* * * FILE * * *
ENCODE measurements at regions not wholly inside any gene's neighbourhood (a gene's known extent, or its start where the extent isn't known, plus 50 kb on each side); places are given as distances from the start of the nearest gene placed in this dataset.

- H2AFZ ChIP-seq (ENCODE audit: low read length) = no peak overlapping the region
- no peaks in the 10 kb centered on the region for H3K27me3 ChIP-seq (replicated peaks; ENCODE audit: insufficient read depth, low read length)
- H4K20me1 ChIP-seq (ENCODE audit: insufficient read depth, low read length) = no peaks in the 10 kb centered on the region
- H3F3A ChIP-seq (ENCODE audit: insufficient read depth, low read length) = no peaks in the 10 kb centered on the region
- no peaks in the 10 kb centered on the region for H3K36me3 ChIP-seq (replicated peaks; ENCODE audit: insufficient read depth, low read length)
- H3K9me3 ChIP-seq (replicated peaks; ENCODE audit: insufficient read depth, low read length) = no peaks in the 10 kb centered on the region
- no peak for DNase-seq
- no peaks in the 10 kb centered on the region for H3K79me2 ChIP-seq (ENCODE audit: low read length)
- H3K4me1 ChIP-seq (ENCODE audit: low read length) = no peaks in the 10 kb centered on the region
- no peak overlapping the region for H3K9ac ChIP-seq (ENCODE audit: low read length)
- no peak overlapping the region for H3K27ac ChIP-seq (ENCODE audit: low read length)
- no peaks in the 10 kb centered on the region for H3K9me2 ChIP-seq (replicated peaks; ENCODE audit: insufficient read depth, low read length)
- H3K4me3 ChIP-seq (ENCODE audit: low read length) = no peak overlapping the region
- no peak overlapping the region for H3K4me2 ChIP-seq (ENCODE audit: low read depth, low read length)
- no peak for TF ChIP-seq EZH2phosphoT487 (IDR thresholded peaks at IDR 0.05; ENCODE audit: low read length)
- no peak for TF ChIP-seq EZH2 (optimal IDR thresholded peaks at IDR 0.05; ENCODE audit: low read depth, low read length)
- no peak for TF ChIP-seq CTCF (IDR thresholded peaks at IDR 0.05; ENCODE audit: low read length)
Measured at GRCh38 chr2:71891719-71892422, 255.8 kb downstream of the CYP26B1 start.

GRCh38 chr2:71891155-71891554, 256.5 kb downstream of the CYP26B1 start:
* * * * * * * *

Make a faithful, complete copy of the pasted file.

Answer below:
ENCODE measurements at regions not wholly inside any gene's neighbourhood (a gene's known extent, or its start where the extent isn't known, plus 50 kb on each side); places are given as distances from the start of the nearest gene placed in this dataset.

- H2AFZ ChIP-seq (ENCODE audit: low read length) = no peak overlapping the region
- no peaks in the 10 kb centered on the region for H3K27me3 ChIP-seq (replicated peaks; ENCODE audit: insufficient read depth, low read length)
- H4K20me1 ChIP-seq (ENCODE audit: insufficient read depth, low read length) = no peaks in the 10 kb centered on the region
- H3F3A ChIP-seq (ENCODE audit: insufficient read depth, low read length) = no peaks in the 10 kb centered on the region
- no peaks in the 10 kb centered on the region for H3K36me3 ChIP-seq (replicated peaks; ENCODE audit: insufficient read depth, low read length)
- H3K9me3 ChIP-seq (replicated peaks; ENCODE audit: insufficient read depth, low read length) = no peaks in the 10 kb centered on the region
- no peak for DNase-seq
- no peaks in the 10 kb centered on the region for H3K79me2 ChIP-seq (ENCODE audit: low read length)
- H3K4me1 ChIP-seq (ENCODE audit: low read length) = no peaks in the 10 kb centered on the region
- no peak overlapping the region for H3K9ac ChIP-seq (ENCODE audit: low read length)
- no peak overlapping the region for H3K27ac ChIP-seq (ENCODE audit: low read length)
- no peaks in the 10 kb centered on the region for H3K9me2 ChIP-seq (replicated peaks; ENCODE audit: insufficient read depth, low read length)
- H3K4me3 ChIP-seq (ENCODE audit: low read length) = no peak overlapping the region
- no peak overlapping the region for H3K4me2 ChIP-seq (ENCODE audit: low read depth, low read length)
- no peak for TF ChIP-seq EZH2phosphoT487 (IDR thresholded peaks at IDR 0.05; ENCODE audit: low read length)
- no peak for TF ChIP-seq EZH2 (optimal IDR thresholded peaks at IDR 0.05; ENCODE audit: low read depth, low read length)
- no peak for TF ChIP-seq CTCF (IDR thresholded peaks at IDR 0.05; ENCODE audit: low read length)
Measured at GRCh38 chr2:71891719-71892422, 255.8 kb downstream of the CYP26B1 start.

GRCh38 chr2:71891155-71891554, 256.5 kb downstream of the CYP26B1 start: